Teruko Nakajima: Writing “Made In America” was the hardest thing I’ve ever done in my life because it was my brutally raw autobiography. Facing the truth was super difficult. Plus English is my second language, so that was never easy. Fortunately my lovely director Mr. John Flynn, understood my voice with great empathy, fixed my writings beautifully and created this show for me. Without him, I wouldn’t be able to make it.

Constance: After the lights and the audience disappear what do you hope one remembers or takes away after seeing your show?

Teruko: I do hope that they are all kind to themselves and have compassion for themselves, too, like the show that I learned in America. I also want them to know that Titi (my dog) and I love them super much! (We sent extra love to our Ms. Jennie who was super kindly there for us. She made us super happy!)

Constance: What joy did you discover when creating your show?

Teruko: Honestly I couldn’t enjoy any of the process at all until I did my first preview show. As an overachiever, I have a tendency to be hard on myself. But once I finished it, I realized that I just gave birth to a masterpiece! That’s when I felt joy and relief.

Constance: What has been the most delicious discovery as you created your original work.

Teruko: I learned that being original is the mightiest because it’s vulnerable, challenging and courageous. And no one can take that away from me. I feel so invincible now.

Constance: How does it feel to have an opportunity to share your work with an in-person audience?

Teruko: I’ve always loved performing live on stage because I could feel the real human connections with the audiences. Especially as “Made In America’’ was very personal, it was very important for me to see their reactions too. Since Covid, it has been a true blessing for me to do live shows.

Constance: What influenced this new work? How long have you been sitting with this work? Why Fringe? Why now?

Teruko: “Moonlight” taught me the need to write about violent subjects. I was so related to the protagonist emotionally, and that encouraged me to share my own story of violence. The original play of “Fleabag” taught me the need to write my story in a clear, cheeky and honest way. It took me 6 months to finish writing “Made In America”. Super thanks to The Hollywood Fringe Festival’s scholarship program, I could get to perform my very first solo show this year!

#FringeFemmes Check-Ins: The Bearer of Bad News

by Constance Strickland

Quick peeks at #HFF22’s “Women on the Fringe” by Fringe Femmes who are behind the scenes this year. Click Here for all Check-Ins

Fringe Femmes

WHO: Alex Kingsley & Unladylike Theatre Company

WHAT: The Bearer of Bad News

WHERE: ACTORS COMPANY @ LA Comedy Festival (OTHER SPACE THEATER) 916 N.Formosa Ave

WHY: This was an odd but lovely, heart-breaking, and thrilling out-of-the-box play. It took me on a myriad of emotions when thinking about women who often go unseen – or whose bodies are not being seen as worthy – as the endangered species that they are tasked with saving from extinction. I loved the subject, and while at first this seemed to be a weird play, I soon began to feel a sinking truth sitting in the pit of my stomach. The realism the actors brought to their work made me feel as though I was watching a play that was about to become a new tv show.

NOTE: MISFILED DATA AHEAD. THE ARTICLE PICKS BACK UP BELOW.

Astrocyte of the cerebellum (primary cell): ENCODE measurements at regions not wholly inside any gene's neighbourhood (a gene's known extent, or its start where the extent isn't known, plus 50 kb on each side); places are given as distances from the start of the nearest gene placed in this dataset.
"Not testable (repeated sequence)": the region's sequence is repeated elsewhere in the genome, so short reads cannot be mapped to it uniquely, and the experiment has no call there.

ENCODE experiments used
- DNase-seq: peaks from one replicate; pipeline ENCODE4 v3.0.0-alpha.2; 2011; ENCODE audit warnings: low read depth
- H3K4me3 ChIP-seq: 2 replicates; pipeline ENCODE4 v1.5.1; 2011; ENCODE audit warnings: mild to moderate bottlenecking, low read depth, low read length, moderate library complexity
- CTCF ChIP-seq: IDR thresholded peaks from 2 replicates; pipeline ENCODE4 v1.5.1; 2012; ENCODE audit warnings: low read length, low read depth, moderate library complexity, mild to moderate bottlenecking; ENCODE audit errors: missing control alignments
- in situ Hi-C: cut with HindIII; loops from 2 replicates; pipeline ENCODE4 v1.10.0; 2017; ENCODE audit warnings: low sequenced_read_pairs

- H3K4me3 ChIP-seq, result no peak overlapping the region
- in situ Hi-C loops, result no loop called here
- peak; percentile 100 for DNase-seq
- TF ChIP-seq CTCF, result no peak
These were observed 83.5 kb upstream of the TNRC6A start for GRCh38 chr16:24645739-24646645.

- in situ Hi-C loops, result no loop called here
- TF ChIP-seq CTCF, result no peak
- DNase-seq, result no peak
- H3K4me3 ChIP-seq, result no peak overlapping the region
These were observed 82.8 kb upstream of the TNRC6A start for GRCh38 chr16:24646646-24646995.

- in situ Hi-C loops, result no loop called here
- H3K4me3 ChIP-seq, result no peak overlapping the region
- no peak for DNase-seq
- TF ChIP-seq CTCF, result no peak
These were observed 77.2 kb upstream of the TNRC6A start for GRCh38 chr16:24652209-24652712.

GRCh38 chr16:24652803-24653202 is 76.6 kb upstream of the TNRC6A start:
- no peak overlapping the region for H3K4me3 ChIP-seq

What a wonderful gift to the L.A theatre community: a new exciting play from a young non-binary playwright brought to us by a new electrifying theatre company that will no doubt change the landscape of possibility in our theatre community. Go see this play.

HOW: https://www.hollywoodfringe.org/projects/7507

Click Here to Find More “Women on the Fringe!

#FringeFemmes Check-Ins: Abortion Weekend

by Constance Strickland

Quick peeks at #HFF22’s “Women on the Fringe” by Fringe Femmes who are behind the scenes this year. Click Here for all Check-Ins

Fringe Femmes

WHO: Jairis Carter & Mareshah Dupree

WHAT: Abortion Weekend

WHERE: The Broadwater (Second Stage) 6320 Santa Monica Blvd.

WHY: WHOA! I thank our ancestors I was able to be in the same space as Jairis and Mareshah. To see them on stage in the flesh was a true gift. “Abortion Weekend” was more than a piece, it was more than a show. I felt as though I was seeing a play that manifested from deep truths and touched on many issues in the Black community – and our society – including our own personal struggles that can go without words…until now – until the two of them. Jairis and Mareshah have a real way of connecting you to the story; their ability to use real language and address hard issues in a variety of honest ways was beyond refreshing.

As I sat in the audience I knew I was given a glimpse into the future. Future artists who are performing in a space off Santa Monica Blvd and Lillian Way in Hollywood, in a space you could almost mis, just as the Tony Awards were playing live in New York City. Watching this play in space with strangers who all came to see the work of Jairis and Mareshah, I know this is the heart of theatre. This is what it means to be an artist of one’s time. To do the work and then give it away left each and every one of us in the audience so full.

HOW: https://www.hollywoodfringe.org/projects/7359

Click Here to Find More “Women on the Fringe!